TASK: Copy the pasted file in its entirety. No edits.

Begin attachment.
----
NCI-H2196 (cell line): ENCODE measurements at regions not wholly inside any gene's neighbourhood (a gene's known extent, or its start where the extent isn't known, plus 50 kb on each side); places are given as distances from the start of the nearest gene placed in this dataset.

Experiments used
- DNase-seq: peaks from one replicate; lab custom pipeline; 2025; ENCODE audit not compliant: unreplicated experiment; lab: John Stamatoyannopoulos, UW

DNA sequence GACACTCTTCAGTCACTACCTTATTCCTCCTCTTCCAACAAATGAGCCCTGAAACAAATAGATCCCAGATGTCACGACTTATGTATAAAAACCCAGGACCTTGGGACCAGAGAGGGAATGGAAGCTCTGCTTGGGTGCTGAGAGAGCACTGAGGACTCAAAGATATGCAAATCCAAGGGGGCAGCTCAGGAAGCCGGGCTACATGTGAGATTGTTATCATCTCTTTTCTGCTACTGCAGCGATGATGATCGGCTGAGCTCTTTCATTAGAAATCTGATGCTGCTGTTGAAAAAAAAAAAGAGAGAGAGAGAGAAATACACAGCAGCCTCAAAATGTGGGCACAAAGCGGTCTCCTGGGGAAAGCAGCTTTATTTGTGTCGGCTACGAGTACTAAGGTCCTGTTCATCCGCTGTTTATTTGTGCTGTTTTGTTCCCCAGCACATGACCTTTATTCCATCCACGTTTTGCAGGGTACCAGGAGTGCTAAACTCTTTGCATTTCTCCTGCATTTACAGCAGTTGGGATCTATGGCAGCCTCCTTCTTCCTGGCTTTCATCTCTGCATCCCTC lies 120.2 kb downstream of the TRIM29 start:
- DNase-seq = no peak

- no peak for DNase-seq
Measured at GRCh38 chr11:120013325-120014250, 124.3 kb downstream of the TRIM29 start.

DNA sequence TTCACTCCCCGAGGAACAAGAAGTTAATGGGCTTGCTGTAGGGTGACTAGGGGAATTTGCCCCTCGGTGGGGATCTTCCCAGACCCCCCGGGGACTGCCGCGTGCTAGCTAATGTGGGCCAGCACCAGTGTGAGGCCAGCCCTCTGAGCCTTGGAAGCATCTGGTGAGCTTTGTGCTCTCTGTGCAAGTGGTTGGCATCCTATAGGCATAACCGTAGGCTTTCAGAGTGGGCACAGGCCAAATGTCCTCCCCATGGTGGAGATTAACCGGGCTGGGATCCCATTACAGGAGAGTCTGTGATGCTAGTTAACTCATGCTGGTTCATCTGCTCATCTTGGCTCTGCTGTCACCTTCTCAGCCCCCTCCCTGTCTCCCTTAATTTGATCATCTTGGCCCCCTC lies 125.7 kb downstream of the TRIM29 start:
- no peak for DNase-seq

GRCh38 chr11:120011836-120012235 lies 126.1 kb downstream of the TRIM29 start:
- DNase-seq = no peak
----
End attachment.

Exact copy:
NCI-H2196 (cell line): ENCODE measurements at regions not wholly inside any gene's neighbourhood (a gene's known extent, or its start where the extent isn't known, plus 50 kb on each side); places are given as distances from the start of the nearest gene placed in this dataset.

Experiments used
- DNase-seq: peaks from one replicate; lab custom pipeline; 2025; ENCODE audit not compliant: unreplicated experiment; lab: John Stamatoyannopoulos, UW

DNA sequence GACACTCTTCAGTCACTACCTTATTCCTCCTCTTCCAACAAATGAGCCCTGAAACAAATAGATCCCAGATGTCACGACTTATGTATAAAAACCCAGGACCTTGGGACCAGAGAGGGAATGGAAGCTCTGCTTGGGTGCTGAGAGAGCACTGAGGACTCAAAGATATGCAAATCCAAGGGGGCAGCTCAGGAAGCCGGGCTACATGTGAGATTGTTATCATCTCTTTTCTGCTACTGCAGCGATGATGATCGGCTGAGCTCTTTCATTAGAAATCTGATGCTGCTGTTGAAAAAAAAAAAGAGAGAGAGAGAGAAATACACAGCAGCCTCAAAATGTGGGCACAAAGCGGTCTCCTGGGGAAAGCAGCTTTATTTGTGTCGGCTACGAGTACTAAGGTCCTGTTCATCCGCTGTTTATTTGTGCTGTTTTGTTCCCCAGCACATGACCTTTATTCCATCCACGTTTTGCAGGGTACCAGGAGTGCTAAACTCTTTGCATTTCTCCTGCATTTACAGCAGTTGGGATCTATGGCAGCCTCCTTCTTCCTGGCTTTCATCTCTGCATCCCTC lies 120.2 kb downstream of the TRIM29 start:
- DNase-seq = no peak

- no peak for DNase-seq
Measured at GRCh38 chr11:120013325-120014250, 124.3 kb downstream of the TRIM29 start.

DNA sequence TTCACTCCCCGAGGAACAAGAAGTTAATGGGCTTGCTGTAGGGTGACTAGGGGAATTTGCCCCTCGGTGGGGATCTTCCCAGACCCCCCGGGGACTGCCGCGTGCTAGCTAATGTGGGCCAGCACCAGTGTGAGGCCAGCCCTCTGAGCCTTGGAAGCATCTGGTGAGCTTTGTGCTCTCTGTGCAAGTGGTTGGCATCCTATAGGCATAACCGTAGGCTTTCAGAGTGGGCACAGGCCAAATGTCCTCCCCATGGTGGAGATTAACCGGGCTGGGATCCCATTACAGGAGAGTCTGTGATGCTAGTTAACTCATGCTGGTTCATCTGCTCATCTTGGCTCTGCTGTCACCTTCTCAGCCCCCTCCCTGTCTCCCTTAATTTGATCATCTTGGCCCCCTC lies 125.7 kb downstream of the TRIM29 start:
- no peak for DNase-seq

GRCh38 chr11:120011836-120012235 lies 126.1 kb downstream of the TRIM29 start:
- DNase-seq = no peak